Not all women victims of sexual violence seek help, out of shame or fear of stigmatization. One of them who did is a woman aged 27, who calls herself Bebe.
" I was raped twice. The first time, an armed group took me to the forest where they raped me. Then they demanded $200 from my family and I was sent home. I was treated at the Panzi hospital. Everything was fine with my husband and later I became pregnant.”
In 2005, when Bebe was six months pregnant, armed men came to her village again.
" My v illage is located in an area where armed groups pass all the time. This time they came to my house. There were 15 soldiers, five of them raped me. My husband was beaten and forced under the bed during the rapes. I resisted at first but they stabbed my hand with a knife. Then I just let them do what they wanted, I had no strength.
" Later I was taken by Mama Vico to the Panzi hospital. My husband stayed at another hospital because of the beating he had received. Although I tested negative for HIV at the hospital, my husband refused to see me saying he would no longer share a wife with armed men.
" After long discussions with Mama Vico, my husband accepted to come back with me. So for the time being he is staying with me. " Mama Vico found a house for them in Bukavu and is paying their rent. Along with other women, Bebe receives psycho-social support as well as literacy, sewing and embroidery classes at the Vico centre.
" Being with other women is very helpful, " she says. " Before, when I saw people talking together, I thought they were laughing at me because I had been raped. But by listening to the others here and to Mama Vico, I realize I am not the only victim and it helps me accept my situation.
" When other women arrive here, I tell them I used to be like them but now I am getting better. They start to accept their situation and get better as well. Our hope is that we can be well, if peace returns. "
A teenager, who we’ll call Soso, has twice been the victim of rape attacks by armed groups – one of many in the dangerous areas of eastern Democratic Republic of Congo.
" The first time was in 2003. I was 14 years old. They came at night and broke into our house. They beat my father and t ook everything valuable in the house. We had to carry the goods they had stolen into the forest for them.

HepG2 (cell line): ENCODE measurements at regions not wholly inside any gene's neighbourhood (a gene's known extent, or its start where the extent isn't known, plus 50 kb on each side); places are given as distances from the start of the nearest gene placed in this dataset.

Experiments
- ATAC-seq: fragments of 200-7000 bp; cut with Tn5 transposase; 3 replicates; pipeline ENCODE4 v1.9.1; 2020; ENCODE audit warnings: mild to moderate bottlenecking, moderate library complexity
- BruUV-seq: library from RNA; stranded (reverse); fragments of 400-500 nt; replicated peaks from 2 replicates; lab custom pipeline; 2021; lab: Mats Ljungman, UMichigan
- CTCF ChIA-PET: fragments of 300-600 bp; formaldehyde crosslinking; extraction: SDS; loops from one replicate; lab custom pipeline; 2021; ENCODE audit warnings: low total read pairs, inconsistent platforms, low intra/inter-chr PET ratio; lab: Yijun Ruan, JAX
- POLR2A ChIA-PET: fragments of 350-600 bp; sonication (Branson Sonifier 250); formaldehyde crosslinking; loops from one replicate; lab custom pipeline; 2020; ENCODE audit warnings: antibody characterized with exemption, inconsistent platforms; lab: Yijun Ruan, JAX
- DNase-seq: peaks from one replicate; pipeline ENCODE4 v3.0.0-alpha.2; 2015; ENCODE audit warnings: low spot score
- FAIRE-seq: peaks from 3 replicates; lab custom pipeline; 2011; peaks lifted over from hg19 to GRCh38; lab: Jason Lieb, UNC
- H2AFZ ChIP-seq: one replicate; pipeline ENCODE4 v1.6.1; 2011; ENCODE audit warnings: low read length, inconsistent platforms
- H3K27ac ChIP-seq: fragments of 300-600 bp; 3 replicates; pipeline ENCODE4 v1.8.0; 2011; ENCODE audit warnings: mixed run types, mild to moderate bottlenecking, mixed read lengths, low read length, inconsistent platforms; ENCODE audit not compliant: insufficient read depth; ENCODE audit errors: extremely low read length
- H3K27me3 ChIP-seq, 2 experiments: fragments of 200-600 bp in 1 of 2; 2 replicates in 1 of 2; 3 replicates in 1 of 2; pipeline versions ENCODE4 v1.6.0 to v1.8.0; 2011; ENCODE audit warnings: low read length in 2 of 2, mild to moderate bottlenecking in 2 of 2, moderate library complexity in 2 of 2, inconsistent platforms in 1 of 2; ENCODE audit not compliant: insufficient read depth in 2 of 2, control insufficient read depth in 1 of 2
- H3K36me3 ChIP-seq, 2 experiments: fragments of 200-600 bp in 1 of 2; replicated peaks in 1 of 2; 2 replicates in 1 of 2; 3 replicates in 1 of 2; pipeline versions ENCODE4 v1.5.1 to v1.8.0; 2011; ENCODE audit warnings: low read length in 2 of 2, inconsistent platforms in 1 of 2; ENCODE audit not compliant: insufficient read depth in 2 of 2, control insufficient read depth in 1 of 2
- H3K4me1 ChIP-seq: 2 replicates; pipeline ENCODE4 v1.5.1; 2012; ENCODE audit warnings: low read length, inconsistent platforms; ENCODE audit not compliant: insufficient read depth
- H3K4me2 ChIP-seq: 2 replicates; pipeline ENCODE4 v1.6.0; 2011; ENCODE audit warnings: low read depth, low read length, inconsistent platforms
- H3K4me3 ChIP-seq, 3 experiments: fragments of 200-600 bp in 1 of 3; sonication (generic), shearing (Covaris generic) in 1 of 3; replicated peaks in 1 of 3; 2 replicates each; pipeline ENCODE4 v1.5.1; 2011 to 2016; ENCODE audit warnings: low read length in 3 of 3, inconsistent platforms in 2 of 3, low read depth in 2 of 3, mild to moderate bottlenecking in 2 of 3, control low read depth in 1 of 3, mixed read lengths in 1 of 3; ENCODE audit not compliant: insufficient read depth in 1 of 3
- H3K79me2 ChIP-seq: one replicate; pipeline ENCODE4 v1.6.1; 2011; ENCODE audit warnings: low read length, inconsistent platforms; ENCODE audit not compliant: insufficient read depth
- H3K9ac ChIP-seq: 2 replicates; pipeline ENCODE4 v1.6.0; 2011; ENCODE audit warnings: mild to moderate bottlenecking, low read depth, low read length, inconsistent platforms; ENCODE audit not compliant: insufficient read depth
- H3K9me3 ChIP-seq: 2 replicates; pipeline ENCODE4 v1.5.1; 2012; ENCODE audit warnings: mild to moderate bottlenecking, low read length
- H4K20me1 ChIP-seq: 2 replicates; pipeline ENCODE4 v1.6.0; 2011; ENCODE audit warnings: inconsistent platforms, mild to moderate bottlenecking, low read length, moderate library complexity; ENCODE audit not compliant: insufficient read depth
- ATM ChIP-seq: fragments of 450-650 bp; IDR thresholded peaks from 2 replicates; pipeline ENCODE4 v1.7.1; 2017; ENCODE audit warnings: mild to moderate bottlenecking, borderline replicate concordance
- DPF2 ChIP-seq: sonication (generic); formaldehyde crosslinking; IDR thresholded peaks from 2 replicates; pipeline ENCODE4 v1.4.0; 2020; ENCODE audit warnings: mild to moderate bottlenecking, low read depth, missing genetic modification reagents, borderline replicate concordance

" We were four girls and two men. All along the road, they beat the men but told the girls not to be afraid. Then they raped two of the girls and sent them home. " Soso and another girl were then taken into the forest and raped there.
" In 2006, they came back to our village. They surprised us and captured the village chief. When they reached the forest, they locked the chief in a house and set it on fire. Then they raped us, one girl after the other.
" In our village we are used to unending conflict. Each time we would move away, but the armed groups would always find us. They always discovered where we hide and then there was no way to protect ourselves. "
" My life has completely changed since the two attacks. After the last one I became pregnant. From that time, I was helpless. My father died and my family does not have the means to take care of me. I had to come to Bukavu on my own, for safety. Fortunately I heard of Mama Vico and she is doing her best to take care of me and my son.
" My life has become difficult, I am unhappy that I can't live my life in a normal way. I do not have faith or hope for a better life in the future. I was raped while I was a little girl.
“I cannot be married now with a baby and I do not know the father. I am not able to take care of him if he is ill, or even to feed and clothe him properly. "